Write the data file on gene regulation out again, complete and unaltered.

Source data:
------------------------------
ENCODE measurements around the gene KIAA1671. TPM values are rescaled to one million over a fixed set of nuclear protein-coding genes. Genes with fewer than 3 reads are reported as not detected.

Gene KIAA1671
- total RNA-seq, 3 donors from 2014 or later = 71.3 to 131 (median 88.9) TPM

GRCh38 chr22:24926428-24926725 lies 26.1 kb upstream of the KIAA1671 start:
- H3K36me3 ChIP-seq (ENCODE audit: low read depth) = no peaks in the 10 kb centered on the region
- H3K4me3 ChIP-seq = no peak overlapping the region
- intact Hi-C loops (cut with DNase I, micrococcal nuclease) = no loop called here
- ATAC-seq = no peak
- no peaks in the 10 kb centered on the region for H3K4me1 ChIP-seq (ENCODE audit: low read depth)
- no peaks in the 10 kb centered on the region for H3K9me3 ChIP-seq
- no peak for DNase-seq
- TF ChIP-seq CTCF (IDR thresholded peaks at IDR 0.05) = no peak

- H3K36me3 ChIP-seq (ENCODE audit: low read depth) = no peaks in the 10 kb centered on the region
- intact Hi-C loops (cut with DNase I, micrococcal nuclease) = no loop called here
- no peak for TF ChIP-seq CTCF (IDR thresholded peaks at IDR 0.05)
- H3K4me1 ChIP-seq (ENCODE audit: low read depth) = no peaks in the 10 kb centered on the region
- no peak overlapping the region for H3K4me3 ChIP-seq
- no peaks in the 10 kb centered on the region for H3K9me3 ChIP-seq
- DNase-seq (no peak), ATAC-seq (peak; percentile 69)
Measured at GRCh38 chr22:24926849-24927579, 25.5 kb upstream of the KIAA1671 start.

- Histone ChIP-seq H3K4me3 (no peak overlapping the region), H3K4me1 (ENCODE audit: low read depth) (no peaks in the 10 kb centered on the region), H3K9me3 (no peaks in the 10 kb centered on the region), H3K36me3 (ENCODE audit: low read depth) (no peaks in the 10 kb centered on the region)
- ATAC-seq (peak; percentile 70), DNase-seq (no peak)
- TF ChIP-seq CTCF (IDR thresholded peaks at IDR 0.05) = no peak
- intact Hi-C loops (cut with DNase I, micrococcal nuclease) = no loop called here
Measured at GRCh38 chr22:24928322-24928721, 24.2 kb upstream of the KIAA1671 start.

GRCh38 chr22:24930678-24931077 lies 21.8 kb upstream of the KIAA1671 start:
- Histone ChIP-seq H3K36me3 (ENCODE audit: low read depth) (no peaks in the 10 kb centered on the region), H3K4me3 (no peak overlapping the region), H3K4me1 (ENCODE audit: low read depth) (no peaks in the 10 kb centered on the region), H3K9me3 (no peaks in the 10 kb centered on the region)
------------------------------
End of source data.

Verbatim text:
ENCODE measurements around the gene KIAA1671. TPM values are rescaled to one million over a fixed set of nuclear protein-coding genes. Genes with fewer than 3 reads are reported as not detected.

Gene KIAA1671
- total RNA-seq, 3 donors from 2014 or later = 71.3 to 131 (median 88.9) TPM

GRCh38 chr22:24926428-24926725 lies 26.1 kb upstream of the KIAA1671 start:
- H3K36me3 ChIP-seq (ENCODE audit: low read depth) = no peaks in the 10 kb centered on the region
- H3K4me3 ChIP-seq = no peak overlapping the region
- intact Hi-C loops (cut with DNase I, micrococcal nuclease) = no loop called here
- ATAC-seq = no peak
- no peaks in the 10 kb centered on the region for H3K4me1 ChIP-seq (ENCODE audit: low read depth)
- no peaks in the 10 kb centered on the region for H3K9me3 ChIP-seq
- no peak for DNase-seq
- TF ChIP-seq CTCF (IDR thresholded peaks at IDR 0.05) = no peak

- H3K36me3 ChIP-seq (ENCODE audit: low read depth) = no peaks in the 10 kb centered on the region
- intact Hi-C loops (cut with DNase I, micrococcal nuclease) = no loop called here
- no peak for TF ChIP-seq CTCF (IDR thresholded peaks at IDR 0.05)
- H3K4me1 ChIP-seq (ENCODE audit: low read depth) = no peaks in the 10 kb centered on the region
- no peak overlapping the region for H3K4me3 ChIP-seq
- no peaks in the 10 kb centered on the region for H3K9me3 ChIP-seq
- DNase-seq (no peak), ATAC-seq (peak; percentile 69)
Measured at GRCh38 chr22:24926849-24927579, 25.5 kb upstream of the KIAA1671 start.

- Histone ChIP-seq H3K4me3 (no peak overlapping the region), H3K4me1 (ENCODE audit: low read depth) (no peaks in the 10 kb centered on the region), H3K9me3 (no peaks in the 10 kb centered on the region), H3K36me3 (ENCODE audit: low read depth) (no peaks in the 10 kb centered on the region)
- ATAC-seq (peak; percentile 70), DNase-seq (no peak)
- TF ChIP-seq CTCF (IDR thresholded peaks at IDR 0.05) = no peak
- intact Hi-C loops (cut with DNase I, micrococcal nuclease) = no loop called here
Measured at GRCh38 chr22:24928322-24928721, 24.2 kb upstream of the KIAA1671 start.

GRCh38 chr22:24930678-24931077 lies 21.8 kb upstream of the KIAA1671 start:
- Histone ChIP-seq H3K36me3 (ENCODE audit: low read depth) (no peaks in the 10 kb centered on the region), H3K4me3 (no peak overlapping the region), H3K4me1 (ENCODE audit: low read depth) (no peaks in the 10 kb centered on the region), H3K9me3 (no peaks in the 10 kb centered on the region)